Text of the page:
return Task.FromResult(0); // Task<T> derives from Task so this is an implicit cast.

The reason why awaiting a call will actually throw the exception supposedly thown in a Task-returning async method is because the await keyword is supposed to throw the swallowed Exceptions by design to make debugging easier in an asynchronous context.

Important Note

The way that these "rewrites" are actually processed by the compiler and manifested by the compiled code may be different than how I have implied, but are roughly equivalent on a functional level.

  • 1
    Exceptional answer Alex.
    – davidcarr
    Sep 10, 2019 at 22:41

Because, your methods are not executed asynchronously.

Execution will run synchronously until it "meet" await keyword.

So in case of void application will throw an exception, because exception occurs in the current execution context.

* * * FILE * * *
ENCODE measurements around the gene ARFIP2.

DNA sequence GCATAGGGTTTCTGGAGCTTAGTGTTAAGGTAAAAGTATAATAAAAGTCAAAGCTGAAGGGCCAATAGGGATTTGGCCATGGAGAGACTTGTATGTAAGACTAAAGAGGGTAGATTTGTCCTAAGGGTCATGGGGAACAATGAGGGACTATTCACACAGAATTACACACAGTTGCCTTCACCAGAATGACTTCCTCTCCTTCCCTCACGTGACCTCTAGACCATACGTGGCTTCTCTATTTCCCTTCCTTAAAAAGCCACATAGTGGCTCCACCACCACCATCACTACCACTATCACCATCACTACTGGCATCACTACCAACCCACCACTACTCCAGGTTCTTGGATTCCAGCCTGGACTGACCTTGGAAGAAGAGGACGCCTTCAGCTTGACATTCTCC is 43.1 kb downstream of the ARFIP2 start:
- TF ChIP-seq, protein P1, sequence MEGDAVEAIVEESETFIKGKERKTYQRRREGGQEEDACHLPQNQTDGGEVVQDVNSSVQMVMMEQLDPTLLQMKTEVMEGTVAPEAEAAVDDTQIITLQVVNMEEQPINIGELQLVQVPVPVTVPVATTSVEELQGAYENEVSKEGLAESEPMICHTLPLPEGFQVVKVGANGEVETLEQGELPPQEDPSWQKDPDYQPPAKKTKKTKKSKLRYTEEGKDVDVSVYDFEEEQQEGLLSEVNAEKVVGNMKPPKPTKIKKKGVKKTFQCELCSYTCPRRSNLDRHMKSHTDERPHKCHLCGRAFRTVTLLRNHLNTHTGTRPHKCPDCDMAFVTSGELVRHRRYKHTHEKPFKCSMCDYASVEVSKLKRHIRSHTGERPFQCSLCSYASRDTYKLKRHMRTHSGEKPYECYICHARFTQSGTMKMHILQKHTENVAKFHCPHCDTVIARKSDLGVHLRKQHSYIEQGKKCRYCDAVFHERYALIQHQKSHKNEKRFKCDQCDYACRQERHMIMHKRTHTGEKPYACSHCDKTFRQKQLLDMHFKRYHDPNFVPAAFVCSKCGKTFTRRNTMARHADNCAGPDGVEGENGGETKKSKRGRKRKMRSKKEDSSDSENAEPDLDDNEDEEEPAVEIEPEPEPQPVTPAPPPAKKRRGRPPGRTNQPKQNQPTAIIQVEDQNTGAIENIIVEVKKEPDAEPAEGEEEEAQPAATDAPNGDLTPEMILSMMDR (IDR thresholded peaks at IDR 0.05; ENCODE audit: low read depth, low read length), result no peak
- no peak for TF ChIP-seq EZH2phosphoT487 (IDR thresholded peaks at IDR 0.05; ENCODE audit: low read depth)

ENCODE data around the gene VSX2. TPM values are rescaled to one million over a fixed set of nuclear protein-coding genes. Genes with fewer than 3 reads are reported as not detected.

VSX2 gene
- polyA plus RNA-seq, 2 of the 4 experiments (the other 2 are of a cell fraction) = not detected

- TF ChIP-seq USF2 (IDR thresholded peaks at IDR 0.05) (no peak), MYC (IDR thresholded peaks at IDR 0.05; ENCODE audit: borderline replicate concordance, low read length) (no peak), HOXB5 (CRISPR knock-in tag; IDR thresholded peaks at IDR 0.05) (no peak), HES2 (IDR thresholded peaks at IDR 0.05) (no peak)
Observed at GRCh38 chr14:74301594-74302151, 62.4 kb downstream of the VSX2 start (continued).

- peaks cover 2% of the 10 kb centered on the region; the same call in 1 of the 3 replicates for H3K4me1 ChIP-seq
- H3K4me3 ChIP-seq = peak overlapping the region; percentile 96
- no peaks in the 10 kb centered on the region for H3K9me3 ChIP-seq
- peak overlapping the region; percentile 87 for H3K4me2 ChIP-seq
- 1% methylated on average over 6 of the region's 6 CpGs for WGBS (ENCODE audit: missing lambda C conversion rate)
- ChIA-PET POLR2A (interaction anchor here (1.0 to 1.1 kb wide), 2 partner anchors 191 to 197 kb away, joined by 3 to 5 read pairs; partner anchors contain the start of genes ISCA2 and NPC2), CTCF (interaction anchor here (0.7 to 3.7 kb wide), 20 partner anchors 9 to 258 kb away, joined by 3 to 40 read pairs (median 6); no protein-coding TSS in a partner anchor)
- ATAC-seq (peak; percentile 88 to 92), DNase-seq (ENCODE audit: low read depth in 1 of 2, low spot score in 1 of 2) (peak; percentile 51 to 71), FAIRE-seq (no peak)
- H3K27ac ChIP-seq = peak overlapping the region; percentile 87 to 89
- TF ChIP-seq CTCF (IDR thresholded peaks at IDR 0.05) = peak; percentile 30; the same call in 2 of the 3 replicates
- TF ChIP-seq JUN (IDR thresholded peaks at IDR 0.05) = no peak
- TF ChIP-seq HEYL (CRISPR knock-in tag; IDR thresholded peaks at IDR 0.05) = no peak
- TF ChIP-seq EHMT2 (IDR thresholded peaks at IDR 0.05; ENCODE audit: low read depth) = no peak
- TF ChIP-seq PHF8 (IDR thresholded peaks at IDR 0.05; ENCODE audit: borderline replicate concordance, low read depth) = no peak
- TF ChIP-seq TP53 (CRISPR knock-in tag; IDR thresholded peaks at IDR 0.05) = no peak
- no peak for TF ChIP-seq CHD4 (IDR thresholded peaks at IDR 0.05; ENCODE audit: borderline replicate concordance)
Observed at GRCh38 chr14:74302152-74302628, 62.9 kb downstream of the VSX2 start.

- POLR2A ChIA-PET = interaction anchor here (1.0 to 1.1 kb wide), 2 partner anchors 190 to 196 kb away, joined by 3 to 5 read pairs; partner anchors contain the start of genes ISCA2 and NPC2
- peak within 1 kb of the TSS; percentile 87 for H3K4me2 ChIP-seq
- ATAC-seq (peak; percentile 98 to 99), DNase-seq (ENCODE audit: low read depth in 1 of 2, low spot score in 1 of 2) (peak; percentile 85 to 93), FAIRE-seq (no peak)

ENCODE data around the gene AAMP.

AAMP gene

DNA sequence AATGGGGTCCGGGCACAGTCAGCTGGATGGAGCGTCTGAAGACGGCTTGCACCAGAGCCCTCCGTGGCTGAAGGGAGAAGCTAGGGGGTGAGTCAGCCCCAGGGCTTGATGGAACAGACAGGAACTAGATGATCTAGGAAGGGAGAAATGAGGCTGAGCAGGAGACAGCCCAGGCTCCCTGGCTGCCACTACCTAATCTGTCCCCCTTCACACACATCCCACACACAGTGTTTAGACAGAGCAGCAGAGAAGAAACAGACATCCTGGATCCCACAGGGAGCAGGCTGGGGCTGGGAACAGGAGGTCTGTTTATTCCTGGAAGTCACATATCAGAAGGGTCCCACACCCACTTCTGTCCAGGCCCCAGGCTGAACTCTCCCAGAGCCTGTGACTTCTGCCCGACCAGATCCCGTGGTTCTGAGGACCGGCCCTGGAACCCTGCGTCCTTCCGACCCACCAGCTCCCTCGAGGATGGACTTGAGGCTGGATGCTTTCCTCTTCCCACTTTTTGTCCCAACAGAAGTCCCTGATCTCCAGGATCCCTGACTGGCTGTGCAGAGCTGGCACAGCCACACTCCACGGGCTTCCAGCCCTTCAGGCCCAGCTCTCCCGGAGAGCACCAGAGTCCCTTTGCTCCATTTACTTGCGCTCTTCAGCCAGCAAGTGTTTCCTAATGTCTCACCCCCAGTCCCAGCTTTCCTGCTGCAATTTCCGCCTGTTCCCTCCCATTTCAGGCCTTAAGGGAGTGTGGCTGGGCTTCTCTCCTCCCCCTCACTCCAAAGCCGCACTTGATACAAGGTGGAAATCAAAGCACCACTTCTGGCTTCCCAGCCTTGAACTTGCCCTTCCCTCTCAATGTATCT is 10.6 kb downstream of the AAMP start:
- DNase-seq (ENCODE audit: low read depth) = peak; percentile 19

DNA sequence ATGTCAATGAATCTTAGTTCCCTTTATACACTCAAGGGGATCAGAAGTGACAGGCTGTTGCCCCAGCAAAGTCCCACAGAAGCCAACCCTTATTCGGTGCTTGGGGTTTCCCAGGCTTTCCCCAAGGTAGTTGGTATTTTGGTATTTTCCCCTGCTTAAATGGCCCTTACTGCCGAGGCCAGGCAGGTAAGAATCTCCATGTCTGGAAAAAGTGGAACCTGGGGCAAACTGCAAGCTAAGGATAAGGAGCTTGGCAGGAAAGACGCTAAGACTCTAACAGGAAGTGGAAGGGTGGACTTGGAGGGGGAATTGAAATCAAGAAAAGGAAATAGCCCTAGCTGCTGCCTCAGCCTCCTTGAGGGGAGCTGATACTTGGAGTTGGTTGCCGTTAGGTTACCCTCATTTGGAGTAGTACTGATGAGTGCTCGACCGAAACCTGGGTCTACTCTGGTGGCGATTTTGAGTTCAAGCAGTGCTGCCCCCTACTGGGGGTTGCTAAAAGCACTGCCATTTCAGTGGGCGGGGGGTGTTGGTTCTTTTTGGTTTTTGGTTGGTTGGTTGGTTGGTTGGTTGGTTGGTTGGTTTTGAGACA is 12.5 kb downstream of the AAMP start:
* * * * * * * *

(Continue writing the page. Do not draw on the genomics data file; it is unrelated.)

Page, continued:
In case of Task even exception thrown synchronously it will be wrapped in the Task and returned to the caller.

You should get desired behaviour with void as well if you will use await in the function.

async void Ex()
    await Task.Delay(1000);
    throw new Exception();
  • in case of void application will throw an exception, because exception occurs in the current execution context - So why is it not caught when wrapped in a try-catch block (in the caller)?
    – ispiro
    Nov 8, 2018 at 20:37
  • await Task.Delay(1000); - Nope. Still crashes the app.
    – ispiro
    Nov 8, 2018 at 20:37
  • while the void's one crashes the application - void should
    – Fabio
    Nov 8, 2018 at 20:39